BioMed Research International

BioMed Research International / 2020 / Article

Research Article | Open Access

Volume 2020 |Article ID 7629456 | https://doi.org/10.1155/2020/7629456

S. Zmorzyński, S. Popek-Marciniec, W. Styk, M. Wojcierowska-Litwin, I. Korszeń-Pilecka, A. Szudy-Szczyrek, S. Chocholska, M. Hus, A. A. Filip, "The Impact of the NOD2/CARD15 Variant (3020insC) and PSMA6 Polymorphism (-8C>G) on the Development and Outcome of Multiple Myeloma", BioMed Research International, vol. 2020, Article ID 7629456, 15 pages, 2020. https://doi.org/10.1155/2020/7629456

The Impact of the NOD2/CARD15 Variant (3020insC) and PSMA6 Polymorphism (-8C>G) on the Development and Outcome of Multiple Myeloma

Academic Editor: Francesco Di Raimondo
Received27 Mar 2020
Accepted25 May 2020
Published08 Jun 2020

Abstract

Introduction. Multiple myeloma (MM) is a hematological malignancy characterized by genetic variety. The 3020insC variant of the NOD2/CARD15 gene results in the upregulation of proinflammatory cytokines. Chronic inflammation and abnormal function of the proteasome system may lead to MM development. The polymorphism (-8C>G) in the PSMA6 gene affects proteasome activity. The aim of our study was to analyze the possible relationship of NOD/CARD15 and PSMA6 genes with the risk of development and outcome of MM, as well as the sensitivity to bortezomib (proteasome inhibitor) in cell cultures derived from MM patients. Objects and Methods. Genomic DNA from 100 newly diagnosed MM patients and 100 healthy blood donors was analyzed by methods such as PCR-RFLP (for PSMA6 genotyping) and automated DNA sequencing (for NOD2/CARD15 genotyping). In a subgroup of 50 MM patients, nucleated bone marrow cells were treated with bortezomib in vitro. Results. Patients with PSMA6 CG+GG genotypes had higher chances for progressive disease (, 95% CI 1.07-23.16, ), shorter overall survival taking into account the type of treatment (), and increased risk of death due to MM at the level of tendency (, 95% CI 1.02-21.97, ). The presence of NOD2/CARD15 3020insC decreased the risk of renal dysfunction in MM (, 95% CI 0.07-0.74, ). The analyzed changes in NOD2/CARD15 and PSMA6 genes did not impact the MM risk. In an in vitro study, bortezomib increased the number of apoptotic cells at 8 nM and 12 nM between wild-type and 3030insC variants of NOD2/CARD15 ( and , respectively). Conclusion. The presented results suggest a possible impact of PSMA6 CG+GG genotypes on the MM outcome and the association of the NOD2/CARD15 variant with bortezomib in vitro sensitivity.

1. Introduction

Multiple myeloma (MM) is a hematological, heterogeneous malignancy characterized by infiltration of bone marrow by clonal plasma cells [1]. Inflammatory mediators, such as nuclear factor κB (NF-κB), are critical in the malignant transformation [2, 3]. Chronic inflammation with elevated NF-κB can support the development of hematological malignancies, including MM [4]. Activation of this pathway is enhanced by nucleotide oligomerization domain 2 (NOD2 also known as CARD15) [5]. This protein is encoded by the NOD2/CARD15 gene (locus 16q12.1), is a component of the host defence against intracellular pathogens, and plays an important role in immune system function. The NOD2/CARD15 gene consists of 18 exons, and its expression is observed in monocytes, macrophages, granulocytes, and some epithelial cells [5, 6]. The most common variant in the NOD2/CARD15 gene is present in the form of 3020insC, which leads to a stop codon in exon 11. The result of a nonsense change is the production of truncated NOD2 protein with the last 33 amino acids missing (Leu1007fsinsC) [5]. The variant leads to loss-of-gene function, and truncated protein has a reduced ability to recognize bacterial muramyl dipeptide and consequently to stimulate NF-κB response [5, 7]. On the other hand, the absence of wild-type NOD2 protein results in the upregulation of proinflammatory cytokines [8]. The 3020insC variant of NOD2/CARD15 also predisposes cells to many types of common cancers, mainly solid tumors—for example, ovarian cancer, breast cancer, and colorectal cancer [7, 9, 10].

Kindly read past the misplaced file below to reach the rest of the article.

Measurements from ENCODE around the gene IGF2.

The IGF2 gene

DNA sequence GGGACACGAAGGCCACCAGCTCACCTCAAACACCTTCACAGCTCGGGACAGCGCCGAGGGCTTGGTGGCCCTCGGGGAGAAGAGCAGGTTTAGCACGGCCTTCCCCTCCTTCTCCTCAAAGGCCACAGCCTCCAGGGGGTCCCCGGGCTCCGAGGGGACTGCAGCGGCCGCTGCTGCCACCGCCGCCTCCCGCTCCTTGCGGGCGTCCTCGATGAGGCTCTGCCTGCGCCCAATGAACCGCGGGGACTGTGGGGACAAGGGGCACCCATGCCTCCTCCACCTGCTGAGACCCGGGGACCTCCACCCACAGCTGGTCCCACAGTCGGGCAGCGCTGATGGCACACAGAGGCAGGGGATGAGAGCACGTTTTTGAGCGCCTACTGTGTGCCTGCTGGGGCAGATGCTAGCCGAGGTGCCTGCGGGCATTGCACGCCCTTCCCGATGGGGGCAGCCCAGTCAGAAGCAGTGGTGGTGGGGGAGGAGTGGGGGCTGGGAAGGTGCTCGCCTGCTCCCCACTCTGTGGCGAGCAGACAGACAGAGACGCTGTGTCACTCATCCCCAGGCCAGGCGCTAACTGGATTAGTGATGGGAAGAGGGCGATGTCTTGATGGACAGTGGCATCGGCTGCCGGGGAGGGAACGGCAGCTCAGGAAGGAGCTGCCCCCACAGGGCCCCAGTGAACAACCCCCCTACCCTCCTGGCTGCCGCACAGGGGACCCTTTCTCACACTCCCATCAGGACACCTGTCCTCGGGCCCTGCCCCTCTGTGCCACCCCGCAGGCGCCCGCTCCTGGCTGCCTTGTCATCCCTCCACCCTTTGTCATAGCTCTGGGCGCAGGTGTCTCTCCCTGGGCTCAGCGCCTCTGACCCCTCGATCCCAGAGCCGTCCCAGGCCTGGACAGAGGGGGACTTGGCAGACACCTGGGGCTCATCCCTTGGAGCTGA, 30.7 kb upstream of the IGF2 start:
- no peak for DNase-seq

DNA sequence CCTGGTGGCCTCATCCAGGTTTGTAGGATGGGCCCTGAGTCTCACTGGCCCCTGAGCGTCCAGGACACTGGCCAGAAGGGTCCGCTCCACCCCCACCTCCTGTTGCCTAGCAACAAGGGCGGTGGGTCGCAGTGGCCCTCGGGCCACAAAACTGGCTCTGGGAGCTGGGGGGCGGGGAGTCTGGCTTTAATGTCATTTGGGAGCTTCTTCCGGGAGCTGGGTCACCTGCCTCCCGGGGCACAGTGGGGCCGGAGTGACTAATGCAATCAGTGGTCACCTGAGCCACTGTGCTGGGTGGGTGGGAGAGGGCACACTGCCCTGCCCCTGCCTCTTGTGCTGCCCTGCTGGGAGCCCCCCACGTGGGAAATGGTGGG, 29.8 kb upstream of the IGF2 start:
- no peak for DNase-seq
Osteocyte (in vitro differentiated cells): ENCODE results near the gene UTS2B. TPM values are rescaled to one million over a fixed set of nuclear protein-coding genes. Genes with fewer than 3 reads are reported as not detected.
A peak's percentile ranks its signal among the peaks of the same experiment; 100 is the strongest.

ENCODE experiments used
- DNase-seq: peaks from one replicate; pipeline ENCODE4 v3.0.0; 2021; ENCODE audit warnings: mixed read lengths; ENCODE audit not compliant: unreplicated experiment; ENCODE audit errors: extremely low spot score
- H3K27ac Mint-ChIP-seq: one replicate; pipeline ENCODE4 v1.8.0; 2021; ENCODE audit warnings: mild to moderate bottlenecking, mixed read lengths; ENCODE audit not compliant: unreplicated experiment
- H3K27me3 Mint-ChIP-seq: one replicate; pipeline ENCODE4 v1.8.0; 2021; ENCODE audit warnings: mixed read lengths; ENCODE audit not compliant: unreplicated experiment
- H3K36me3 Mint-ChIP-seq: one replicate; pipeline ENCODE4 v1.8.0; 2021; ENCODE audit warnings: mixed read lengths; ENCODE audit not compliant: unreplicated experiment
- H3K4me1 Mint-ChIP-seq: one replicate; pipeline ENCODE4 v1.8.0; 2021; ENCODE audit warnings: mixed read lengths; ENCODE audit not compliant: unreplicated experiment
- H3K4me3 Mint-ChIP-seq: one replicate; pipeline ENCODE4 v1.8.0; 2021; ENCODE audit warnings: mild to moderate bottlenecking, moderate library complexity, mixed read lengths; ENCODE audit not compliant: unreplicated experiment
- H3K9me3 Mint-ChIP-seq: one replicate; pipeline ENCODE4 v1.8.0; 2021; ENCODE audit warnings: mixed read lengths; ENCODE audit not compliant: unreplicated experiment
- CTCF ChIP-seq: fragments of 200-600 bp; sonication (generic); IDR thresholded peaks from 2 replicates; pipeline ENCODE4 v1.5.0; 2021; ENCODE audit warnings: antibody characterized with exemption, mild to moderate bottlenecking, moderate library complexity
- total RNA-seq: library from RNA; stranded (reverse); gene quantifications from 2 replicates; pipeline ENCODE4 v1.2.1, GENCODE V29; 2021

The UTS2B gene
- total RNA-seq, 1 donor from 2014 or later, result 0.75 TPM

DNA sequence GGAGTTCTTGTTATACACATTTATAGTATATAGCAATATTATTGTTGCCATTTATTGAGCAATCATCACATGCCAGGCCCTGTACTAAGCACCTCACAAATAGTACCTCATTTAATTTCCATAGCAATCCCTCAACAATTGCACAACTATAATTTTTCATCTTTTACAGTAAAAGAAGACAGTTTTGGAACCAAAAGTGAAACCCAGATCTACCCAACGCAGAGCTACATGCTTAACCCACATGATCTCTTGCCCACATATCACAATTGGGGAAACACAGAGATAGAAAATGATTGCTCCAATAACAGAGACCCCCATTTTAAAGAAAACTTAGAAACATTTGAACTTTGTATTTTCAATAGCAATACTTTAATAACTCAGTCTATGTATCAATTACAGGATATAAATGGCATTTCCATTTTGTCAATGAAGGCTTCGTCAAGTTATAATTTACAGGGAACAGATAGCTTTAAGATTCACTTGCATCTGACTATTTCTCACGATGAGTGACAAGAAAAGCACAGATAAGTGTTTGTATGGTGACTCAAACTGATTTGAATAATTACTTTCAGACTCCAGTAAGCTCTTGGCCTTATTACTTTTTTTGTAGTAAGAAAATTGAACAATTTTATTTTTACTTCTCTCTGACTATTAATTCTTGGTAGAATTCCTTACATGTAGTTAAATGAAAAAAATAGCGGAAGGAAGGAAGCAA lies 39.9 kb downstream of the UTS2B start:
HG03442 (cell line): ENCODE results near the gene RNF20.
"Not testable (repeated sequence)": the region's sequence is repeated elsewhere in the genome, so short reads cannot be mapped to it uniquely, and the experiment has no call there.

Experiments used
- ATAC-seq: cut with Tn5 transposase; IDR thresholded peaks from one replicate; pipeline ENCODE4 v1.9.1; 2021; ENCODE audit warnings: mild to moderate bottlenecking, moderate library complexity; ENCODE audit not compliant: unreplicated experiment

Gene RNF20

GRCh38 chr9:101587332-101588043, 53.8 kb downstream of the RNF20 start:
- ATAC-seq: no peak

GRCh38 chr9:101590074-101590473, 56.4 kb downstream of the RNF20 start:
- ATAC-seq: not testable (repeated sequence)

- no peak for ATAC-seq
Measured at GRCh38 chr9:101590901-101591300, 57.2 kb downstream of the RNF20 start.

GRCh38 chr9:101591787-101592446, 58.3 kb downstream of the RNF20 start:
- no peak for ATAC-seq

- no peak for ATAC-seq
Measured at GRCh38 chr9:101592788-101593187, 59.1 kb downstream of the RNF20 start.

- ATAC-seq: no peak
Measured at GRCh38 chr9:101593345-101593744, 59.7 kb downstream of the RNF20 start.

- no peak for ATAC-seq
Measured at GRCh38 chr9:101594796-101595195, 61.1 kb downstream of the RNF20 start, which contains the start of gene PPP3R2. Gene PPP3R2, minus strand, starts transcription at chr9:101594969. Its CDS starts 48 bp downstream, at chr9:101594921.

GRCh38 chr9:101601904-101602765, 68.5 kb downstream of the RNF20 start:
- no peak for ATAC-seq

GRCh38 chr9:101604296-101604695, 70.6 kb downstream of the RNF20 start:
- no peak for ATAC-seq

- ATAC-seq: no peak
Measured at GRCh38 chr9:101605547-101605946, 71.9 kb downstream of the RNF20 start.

The processes like apoptosis, proliferation, and inflammation are controlled in a nondirective way by the proteasome system [11]. It is a multicatalytic proteinase complex. The 20S proteasome is composed of seven α-subunits and ten β-subunits. The human proteasome subunit α6 (or p27K) is encoded by the PSMA6 gene (locus 14q13), which contains single-nucleotide polymorphism (SNP) in 5-UTR (rs10489900). This SNP is caused by substitution (-8C>G) where nucleotide with cytosine (C allele) is replaced by guanine (G allele). The G allele is associated with a higher transcription rate of the PSMA6 gene in human B cells in comparison to the C allele [12]. The proteasome-dependent pathway and higher expression of the PSMA6 gene may activate NF-κB, which leads to inflammation and transformation to MM [13].

The proteasome system consists of the 26S proteasome (including two subunits of 20S and 19S) and immunoproteasome [14]. The 26S proteasome is involved in the degradation of proteins regulating the cell cycle, cell migration, proliferation, angiogenesis, and apoptosis [15]. These proteins play a role in malignant transformation. Therefore, proteasome inhibitors preventing angiogenesis and cell migration and decreasing inflammatory response have been developed and tested for antitumor response [14, 15]. In MM patients, significant improvements in survival have been obtained, among others, by the introduction of bortezomib, a 26S proteasome inhibitor, as well as an anti-inflammatory agent—thalidomide [16]. Inhibition of the proteasome pathway in cancer cells leads to apoptosis via the activation of unfolded or abnormal protein response [17].